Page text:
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Originally published Saturday, June 14, 2014 at 4:03 PM

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Editorial: Good movement on stalled Westlake bike lane

A proposed protected bike lane on Westlake offers a different path to build cycling infrastructure.

Seattle Times Editorial

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My problem with this plan is the city built out bike lanes on Dexter less than a mile away and now they need to build... MORE
Currently the corridor includes hundreds of free parking spots that are used by south lake union commuters. Removing a... MORE
@Haley Why didn't they realize that the Dexter route with only be used by ambitious, fit cyclists before they spent all... MORE


A City of Seattle proposal to stretch a protected bicycle lane along the western edge of Lake Union was shaping up to be a familiar Seattle political story. Traditionalists in the maritime industry had sued to stop a project beloved by Millennial Generation bike riders.

Fortunately, the heat from that potential conflict is now cooling, with Mayor Ed Murray acting as broker, not agitator. In short-circuiting the trope of past versus future Seattle, Murray has charted a course that should be repeated as the city rolls out its ambitious citywide Bicycle Master Plan over the coming years.

At issue is a 1.2-mile protected bike lane proposed to shoot through the massive city-owned parking lot sprawling along Westlake Avenue North. It is a smart proposal, linking the Burke-Gilman recreational superhighway at the Fremont Bridge with the burgeoning South Lake Union neighborhood and downtown, via a 10-foot-wide path along the flattest route.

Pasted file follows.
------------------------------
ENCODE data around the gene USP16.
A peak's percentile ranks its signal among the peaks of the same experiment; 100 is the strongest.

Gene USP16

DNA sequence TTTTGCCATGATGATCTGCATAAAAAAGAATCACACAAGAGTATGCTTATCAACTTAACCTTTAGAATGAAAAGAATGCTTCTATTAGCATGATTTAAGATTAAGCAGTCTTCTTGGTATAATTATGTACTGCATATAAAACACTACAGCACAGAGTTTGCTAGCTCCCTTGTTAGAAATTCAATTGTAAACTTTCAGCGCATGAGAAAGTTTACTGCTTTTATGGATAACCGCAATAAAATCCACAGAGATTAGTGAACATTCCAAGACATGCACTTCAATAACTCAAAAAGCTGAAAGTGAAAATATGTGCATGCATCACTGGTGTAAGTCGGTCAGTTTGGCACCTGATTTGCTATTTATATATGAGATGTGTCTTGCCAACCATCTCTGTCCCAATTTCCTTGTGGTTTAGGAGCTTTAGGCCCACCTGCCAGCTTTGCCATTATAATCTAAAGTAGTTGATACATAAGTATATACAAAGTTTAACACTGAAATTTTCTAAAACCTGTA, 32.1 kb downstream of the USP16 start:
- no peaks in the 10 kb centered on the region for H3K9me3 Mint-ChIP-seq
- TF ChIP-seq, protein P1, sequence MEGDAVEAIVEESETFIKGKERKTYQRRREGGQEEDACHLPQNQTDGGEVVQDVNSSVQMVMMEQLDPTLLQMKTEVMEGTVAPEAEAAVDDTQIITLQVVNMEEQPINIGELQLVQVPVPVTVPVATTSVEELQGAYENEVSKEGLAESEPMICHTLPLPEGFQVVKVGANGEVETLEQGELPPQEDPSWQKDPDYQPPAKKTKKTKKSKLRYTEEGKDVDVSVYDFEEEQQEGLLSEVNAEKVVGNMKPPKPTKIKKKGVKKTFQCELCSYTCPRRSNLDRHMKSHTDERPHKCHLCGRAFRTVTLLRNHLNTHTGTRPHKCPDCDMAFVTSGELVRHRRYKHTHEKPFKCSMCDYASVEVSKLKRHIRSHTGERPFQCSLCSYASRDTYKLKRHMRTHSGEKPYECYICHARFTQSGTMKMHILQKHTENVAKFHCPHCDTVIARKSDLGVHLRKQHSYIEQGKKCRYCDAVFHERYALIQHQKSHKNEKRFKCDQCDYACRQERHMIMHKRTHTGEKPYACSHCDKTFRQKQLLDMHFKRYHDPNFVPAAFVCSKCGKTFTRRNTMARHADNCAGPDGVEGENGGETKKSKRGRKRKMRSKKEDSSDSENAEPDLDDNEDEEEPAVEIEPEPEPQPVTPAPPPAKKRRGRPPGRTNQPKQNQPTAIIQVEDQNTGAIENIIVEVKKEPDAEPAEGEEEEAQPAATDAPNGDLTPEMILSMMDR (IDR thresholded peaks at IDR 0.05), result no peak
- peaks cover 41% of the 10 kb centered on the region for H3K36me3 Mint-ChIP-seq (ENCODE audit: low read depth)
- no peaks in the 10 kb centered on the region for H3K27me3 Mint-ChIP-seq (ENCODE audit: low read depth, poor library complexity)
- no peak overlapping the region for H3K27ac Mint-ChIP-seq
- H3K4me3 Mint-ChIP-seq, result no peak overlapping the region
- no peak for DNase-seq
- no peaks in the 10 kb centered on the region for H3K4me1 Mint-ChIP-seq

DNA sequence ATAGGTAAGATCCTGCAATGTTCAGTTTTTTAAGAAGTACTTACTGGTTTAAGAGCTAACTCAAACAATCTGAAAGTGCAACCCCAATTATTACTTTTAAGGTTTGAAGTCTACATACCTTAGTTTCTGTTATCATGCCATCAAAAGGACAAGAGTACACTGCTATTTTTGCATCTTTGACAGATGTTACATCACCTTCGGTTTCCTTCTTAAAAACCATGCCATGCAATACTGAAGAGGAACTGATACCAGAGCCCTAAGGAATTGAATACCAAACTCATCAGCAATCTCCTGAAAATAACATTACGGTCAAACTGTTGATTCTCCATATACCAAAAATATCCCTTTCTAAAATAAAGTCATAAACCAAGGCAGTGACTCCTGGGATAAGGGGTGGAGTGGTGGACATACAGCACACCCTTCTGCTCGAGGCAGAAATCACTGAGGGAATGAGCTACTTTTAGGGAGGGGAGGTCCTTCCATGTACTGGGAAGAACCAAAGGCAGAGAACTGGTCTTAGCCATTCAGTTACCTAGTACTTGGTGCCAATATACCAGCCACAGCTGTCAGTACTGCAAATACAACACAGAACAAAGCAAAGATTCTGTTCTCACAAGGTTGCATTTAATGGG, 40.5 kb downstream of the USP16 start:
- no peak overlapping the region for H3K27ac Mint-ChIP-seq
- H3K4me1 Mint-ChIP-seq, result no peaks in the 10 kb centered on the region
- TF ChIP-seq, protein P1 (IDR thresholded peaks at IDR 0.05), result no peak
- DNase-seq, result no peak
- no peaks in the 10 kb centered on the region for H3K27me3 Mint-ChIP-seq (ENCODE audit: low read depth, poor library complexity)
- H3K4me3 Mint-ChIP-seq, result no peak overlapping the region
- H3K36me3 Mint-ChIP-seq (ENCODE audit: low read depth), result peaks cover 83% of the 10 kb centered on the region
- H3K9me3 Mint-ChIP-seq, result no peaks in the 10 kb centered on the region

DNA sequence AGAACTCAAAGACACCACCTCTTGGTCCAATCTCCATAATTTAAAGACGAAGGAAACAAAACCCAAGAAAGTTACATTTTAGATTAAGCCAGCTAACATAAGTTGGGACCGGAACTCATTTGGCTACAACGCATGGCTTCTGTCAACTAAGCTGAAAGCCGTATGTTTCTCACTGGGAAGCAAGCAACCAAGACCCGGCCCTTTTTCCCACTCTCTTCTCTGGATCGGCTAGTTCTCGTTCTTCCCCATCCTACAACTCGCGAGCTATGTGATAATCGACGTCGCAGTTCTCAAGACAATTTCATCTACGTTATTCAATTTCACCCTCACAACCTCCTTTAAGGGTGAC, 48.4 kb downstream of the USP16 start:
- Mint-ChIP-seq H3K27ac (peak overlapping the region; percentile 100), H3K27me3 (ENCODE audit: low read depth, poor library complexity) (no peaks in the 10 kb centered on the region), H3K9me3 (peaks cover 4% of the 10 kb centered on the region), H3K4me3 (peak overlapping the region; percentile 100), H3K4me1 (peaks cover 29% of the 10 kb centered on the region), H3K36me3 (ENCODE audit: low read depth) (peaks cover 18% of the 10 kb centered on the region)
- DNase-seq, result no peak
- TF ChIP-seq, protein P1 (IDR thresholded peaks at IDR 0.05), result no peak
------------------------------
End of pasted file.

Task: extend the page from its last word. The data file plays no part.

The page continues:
The route is well-used now, but poor planning leaves bikes and parking cars engaging daily in a confusing and dangerous dance.

The 300-some businesses along the proposed route — about one-third are in the maritime industry — sued last year after being surprised to learn the project was already funded. Under a previous mayoral regime, the ideological battle lines would have been drawn, and the city would’ve litigated its pro-bike agenda.

Instead, Murray brokered a deal, giving business interests a role in design and a voice to preserve as many parking spots as possible. Instead of a one-size-fits-all plan, the route is being designed section by section, accommodating the business needs of Westlake merchants, including Kenmore Air and Argosy Cruises.

Once the parties started talking, they found common ground. The parking lot has 783 free parking spots, allowing it to be a no-cost park-and-walk lot for South Lake Union workers. Losing some of them, and swapping others for paid spots could accommodate the businesses’ interests in ample parking.

The city must continue its nuanced approach, ensuring Lake Union floating homeowners and boat owners aren’t squeezed out. But the businesses along Westlake must also stay constructive, and not default to angry anti-bike rhetoric. The city’s interest is clear: In exchange for parking, it gains a safer waterfront biking route for commuters, recreational riders and tourists. Call it a very fair trade.

The Westlake bike lane will — and should — be built, and the dust-up will be forgotten among regard for a jewel of a trail. How it was built should be the project’s true legacy.

Editorial board members are editorial page editor Kate Riley, Frank A. Blethen, Ryan Blethen, Sharon Pian Chan, Lance Dickie, Jonathan Martin, Erik Smith, Thanh Tan, William K. Blethen (emeritus) and Robert C. Blethen (emeritus).

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